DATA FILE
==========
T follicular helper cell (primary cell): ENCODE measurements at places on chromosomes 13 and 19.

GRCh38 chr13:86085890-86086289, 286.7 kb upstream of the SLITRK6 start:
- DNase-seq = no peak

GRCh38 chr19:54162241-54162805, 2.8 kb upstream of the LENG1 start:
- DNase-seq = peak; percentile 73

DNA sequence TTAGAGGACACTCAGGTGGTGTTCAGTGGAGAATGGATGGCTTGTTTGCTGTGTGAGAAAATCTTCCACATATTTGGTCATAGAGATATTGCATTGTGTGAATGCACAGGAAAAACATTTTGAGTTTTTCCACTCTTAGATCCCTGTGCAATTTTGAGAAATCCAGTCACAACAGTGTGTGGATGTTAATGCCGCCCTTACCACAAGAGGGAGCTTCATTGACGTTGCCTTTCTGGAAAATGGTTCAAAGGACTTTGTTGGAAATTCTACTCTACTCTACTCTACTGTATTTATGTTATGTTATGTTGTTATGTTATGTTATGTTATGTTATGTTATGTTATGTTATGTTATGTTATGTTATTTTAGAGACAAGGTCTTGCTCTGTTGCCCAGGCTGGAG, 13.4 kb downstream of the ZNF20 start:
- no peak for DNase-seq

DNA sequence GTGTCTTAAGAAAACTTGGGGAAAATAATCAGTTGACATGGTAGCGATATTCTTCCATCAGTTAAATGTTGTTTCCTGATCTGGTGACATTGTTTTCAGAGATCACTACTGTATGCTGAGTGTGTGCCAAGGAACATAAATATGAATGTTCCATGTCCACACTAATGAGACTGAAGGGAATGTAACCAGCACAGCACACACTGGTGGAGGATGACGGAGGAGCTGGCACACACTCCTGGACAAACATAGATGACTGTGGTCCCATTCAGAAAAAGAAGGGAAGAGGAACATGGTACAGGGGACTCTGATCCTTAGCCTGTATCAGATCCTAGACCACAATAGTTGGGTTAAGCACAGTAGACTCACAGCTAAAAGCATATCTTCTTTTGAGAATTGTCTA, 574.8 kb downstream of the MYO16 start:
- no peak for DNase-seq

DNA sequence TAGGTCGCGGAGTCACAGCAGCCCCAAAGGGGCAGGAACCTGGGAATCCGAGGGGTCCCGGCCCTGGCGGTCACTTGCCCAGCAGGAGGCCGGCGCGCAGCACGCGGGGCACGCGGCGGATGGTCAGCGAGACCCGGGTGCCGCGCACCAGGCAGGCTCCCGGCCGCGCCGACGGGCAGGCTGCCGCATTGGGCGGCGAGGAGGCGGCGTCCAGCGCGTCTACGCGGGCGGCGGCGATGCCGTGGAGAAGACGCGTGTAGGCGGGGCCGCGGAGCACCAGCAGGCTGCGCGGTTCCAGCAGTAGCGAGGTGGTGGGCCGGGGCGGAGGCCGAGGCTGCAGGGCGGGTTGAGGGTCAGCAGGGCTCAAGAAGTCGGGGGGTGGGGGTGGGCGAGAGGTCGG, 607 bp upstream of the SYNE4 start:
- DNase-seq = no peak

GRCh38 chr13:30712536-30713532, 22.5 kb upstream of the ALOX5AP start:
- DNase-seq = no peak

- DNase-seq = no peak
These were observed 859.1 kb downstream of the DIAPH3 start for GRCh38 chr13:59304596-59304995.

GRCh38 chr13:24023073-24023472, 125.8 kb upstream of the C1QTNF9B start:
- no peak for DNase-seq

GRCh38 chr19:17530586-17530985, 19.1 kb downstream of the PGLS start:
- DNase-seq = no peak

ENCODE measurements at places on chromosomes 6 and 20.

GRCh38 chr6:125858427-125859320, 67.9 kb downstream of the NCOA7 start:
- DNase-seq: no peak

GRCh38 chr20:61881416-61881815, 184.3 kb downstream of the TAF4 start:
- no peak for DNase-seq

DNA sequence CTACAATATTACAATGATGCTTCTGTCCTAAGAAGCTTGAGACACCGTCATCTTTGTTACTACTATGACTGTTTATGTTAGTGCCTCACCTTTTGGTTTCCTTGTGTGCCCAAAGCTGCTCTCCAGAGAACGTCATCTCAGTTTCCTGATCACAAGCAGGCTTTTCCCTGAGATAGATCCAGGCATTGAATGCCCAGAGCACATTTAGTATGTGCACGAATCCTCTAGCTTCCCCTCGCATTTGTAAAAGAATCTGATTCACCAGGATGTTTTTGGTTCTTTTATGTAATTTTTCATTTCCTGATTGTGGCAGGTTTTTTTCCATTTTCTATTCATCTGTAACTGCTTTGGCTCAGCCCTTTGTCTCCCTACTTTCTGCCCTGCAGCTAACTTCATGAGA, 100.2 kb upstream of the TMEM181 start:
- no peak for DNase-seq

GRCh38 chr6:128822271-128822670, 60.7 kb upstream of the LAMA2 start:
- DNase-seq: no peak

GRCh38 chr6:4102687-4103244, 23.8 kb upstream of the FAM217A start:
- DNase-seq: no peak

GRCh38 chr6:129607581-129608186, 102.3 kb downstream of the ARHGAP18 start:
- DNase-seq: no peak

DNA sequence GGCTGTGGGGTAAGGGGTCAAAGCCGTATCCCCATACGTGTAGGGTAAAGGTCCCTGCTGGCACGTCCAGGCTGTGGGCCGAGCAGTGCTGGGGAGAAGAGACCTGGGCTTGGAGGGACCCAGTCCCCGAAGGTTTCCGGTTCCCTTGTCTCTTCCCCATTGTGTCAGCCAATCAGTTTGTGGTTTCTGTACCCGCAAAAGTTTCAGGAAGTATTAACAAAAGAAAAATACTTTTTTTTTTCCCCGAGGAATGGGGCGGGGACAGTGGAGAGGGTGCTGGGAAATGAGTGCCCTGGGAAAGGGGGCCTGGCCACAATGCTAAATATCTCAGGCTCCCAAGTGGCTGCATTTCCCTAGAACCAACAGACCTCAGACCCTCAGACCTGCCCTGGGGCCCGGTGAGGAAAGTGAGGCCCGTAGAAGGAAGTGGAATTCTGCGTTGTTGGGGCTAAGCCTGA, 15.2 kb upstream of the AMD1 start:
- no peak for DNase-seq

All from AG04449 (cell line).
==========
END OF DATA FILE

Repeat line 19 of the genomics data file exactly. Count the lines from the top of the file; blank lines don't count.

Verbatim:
- DNase-seq = no peak